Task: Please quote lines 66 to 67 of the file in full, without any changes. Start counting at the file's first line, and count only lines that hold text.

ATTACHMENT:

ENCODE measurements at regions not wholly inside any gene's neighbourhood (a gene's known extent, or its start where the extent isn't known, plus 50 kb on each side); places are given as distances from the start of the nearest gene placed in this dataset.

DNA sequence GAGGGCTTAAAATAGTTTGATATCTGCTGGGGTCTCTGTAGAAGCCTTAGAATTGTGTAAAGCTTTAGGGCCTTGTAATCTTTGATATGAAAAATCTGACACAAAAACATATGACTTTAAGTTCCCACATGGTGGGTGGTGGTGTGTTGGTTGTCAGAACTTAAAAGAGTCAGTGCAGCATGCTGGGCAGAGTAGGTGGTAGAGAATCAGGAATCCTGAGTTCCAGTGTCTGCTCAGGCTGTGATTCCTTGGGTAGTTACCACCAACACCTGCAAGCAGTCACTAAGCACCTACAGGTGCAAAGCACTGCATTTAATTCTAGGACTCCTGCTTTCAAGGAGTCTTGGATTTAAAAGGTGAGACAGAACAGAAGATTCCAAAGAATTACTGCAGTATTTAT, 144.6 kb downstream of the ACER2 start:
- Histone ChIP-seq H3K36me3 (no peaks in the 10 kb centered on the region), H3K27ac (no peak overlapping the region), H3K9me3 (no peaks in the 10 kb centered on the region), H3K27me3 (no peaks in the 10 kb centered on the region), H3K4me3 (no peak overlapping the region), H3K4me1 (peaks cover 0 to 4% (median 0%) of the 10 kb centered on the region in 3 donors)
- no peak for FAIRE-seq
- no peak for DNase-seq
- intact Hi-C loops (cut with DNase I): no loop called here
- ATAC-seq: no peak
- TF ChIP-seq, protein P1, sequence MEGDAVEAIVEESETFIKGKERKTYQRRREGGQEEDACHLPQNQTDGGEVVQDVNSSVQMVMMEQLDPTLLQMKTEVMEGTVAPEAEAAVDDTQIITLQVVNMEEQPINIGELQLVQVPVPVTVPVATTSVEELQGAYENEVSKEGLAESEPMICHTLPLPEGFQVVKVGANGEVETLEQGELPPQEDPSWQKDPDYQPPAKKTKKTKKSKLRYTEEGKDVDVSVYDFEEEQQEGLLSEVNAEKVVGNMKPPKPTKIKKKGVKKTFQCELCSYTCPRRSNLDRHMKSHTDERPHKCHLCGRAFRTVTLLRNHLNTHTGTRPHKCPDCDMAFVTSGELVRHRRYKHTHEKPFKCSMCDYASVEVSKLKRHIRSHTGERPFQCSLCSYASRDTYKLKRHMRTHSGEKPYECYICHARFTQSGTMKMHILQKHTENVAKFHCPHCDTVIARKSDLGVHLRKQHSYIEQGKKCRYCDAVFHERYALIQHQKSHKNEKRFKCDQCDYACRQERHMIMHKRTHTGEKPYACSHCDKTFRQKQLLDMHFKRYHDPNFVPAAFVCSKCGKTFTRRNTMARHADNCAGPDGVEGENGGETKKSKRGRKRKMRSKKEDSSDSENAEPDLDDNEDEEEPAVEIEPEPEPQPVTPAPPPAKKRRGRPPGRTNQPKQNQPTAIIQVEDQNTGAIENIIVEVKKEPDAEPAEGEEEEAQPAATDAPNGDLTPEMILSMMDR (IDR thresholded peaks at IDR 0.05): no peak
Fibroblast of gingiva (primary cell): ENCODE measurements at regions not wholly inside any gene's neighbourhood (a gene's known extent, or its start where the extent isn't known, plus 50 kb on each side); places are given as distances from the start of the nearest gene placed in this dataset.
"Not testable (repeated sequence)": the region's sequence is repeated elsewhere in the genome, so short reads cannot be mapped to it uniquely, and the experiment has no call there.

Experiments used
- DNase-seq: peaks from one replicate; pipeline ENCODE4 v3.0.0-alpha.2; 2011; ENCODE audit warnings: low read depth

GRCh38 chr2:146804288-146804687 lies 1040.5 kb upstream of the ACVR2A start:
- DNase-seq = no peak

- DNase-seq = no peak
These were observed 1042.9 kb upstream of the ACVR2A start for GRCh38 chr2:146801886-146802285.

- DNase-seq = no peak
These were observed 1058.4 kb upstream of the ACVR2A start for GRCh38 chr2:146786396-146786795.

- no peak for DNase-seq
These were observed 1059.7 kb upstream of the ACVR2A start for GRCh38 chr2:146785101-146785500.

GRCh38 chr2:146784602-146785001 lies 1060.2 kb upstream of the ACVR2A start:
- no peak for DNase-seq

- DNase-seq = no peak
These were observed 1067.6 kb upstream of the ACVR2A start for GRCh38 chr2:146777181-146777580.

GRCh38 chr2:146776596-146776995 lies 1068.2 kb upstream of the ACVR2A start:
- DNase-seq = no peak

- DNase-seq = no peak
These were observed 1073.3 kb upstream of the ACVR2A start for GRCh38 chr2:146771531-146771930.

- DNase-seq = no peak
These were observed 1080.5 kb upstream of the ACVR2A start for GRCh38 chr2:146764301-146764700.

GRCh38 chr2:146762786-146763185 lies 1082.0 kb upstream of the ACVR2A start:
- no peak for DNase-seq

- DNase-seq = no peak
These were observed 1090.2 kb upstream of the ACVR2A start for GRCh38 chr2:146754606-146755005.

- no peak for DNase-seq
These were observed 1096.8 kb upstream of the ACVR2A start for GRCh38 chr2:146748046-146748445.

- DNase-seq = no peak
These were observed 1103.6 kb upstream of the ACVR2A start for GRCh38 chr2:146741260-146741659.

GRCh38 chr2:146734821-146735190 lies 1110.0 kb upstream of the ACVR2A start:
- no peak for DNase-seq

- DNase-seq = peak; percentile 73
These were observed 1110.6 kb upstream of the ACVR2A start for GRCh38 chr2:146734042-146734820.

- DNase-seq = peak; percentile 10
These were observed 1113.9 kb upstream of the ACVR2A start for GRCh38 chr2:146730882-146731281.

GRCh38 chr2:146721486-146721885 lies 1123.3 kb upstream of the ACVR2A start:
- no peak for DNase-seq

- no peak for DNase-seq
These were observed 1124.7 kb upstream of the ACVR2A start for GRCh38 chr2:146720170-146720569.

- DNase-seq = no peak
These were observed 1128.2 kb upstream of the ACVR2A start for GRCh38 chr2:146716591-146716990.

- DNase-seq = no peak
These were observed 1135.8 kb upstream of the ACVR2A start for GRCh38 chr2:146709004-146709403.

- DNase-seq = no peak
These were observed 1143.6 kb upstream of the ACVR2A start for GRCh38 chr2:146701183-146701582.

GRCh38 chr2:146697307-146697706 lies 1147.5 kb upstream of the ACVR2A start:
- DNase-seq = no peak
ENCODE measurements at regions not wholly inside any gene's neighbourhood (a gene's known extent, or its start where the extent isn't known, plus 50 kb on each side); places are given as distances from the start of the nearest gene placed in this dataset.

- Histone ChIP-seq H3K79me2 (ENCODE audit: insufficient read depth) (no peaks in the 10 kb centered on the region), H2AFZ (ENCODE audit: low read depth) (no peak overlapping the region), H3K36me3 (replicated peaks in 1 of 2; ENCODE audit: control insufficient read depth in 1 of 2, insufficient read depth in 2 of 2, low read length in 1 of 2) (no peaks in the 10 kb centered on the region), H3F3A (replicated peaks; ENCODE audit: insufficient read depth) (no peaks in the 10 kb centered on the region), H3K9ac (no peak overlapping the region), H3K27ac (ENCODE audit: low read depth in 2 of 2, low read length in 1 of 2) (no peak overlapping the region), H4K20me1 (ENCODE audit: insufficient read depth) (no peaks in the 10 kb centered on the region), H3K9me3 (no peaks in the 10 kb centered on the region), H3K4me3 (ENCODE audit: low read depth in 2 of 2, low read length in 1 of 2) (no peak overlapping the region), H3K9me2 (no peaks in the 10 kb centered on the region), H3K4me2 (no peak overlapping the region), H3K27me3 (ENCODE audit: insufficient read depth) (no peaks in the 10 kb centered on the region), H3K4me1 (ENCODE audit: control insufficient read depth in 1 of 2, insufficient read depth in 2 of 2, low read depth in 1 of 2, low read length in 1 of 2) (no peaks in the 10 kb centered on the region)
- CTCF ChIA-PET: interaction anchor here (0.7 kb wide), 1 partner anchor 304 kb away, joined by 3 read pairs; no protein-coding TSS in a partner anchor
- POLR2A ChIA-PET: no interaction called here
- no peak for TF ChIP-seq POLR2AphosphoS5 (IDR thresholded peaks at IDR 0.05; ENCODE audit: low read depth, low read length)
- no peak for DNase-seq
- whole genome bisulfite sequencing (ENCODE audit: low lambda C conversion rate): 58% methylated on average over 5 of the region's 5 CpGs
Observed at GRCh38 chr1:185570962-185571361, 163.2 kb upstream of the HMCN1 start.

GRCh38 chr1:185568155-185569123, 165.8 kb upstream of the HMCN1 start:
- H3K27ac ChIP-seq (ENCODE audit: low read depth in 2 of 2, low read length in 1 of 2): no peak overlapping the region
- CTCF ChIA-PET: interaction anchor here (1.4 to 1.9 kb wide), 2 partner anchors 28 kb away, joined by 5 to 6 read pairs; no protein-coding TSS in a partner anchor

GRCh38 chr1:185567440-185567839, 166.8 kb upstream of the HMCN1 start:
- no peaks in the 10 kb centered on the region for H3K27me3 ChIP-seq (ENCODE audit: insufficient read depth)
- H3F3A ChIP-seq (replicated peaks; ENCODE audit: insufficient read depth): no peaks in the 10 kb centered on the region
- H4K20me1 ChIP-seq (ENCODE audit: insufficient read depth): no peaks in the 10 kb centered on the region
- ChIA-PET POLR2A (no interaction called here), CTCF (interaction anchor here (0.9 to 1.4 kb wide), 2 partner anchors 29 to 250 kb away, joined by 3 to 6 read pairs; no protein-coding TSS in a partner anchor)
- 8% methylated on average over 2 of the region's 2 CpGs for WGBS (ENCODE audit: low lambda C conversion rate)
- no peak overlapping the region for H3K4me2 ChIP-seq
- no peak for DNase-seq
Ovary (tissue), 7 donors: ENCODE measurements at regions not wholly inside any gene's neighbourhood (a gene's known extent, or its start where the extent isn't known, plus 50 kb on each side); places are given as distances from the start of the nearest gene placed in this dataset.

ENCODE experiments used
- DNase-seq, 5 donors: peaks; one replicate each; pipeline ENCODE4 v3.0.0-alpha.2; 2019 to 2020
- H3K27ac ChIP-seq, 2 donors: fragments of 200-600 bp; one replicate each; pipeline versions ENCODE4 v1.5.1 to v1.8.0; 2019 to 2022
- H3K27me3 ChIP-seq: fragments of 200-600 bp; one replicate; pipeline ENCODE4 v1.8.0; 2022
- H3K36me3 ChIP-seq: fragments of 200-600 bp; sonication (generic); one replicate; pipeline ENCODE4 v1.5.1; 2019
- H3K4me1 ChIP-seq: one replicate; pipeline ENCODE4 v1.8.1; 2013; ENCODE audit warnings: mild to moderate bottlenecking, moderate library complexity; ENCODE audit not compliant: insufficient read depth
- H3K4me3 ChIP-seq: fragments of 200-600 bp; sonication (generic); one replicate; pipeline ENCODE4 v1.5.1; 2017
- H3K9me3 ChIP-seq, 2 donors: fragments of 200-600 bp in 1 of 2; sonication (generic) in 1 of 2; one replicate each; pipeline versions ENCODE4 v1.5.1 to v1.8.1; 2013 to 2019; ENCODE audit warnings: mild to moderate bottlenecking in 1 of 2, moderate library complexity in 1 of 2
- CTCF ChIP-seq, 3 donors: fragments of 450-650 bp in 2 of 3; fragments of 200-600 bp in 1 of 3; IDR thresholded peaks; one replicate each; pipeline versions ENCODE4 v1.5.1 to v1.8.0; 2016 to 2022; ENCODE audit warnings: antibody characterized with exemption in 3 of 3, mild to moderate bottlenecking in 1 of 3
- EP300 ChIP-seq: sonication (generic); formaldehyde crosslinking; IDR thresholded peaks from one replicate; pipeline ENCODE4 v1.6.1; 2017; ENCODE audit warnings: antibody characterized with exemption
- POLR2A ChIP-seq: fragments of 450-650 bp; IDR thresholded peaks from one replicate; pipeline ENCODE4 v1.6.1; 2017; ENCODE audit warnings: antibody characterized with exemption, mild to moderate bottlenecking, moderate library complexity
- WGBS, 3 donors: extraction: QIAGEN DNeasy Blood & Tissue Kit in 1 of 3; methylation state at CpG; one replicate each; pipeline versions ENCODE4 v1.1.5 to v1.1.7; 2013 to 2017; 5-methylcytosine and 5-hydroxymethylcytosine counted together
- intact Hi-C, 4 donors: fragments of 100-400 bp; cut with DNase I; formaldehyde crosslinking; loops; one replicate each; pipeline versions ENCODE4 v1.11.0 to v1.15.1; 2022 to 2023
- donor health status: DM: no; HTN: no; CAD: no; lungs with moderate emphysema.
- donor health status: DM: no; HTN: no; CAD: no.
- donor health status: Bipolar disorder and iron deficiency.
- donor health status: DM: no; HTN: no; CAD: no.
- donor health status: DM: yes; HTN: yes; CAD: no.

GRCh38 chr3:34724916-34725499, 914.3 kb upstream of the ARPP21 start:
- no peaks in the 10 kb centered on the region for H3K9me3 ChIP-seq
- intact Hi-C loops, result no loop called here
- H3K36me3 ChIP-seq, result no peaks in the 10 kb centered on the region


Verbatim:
- H3K27ac ChIP-seq (ENCODE audit: low read depth in 2 of 2, low read length in 1 of 2): no peak overlapping the region
- CTCF ChIA-PET: interaction anchor here (1.4 to 1.9 kb wide), 2 partner anchors 28 kb away, joined by 5 to 6 read pairs; no protein-coding TSS in a partner anchor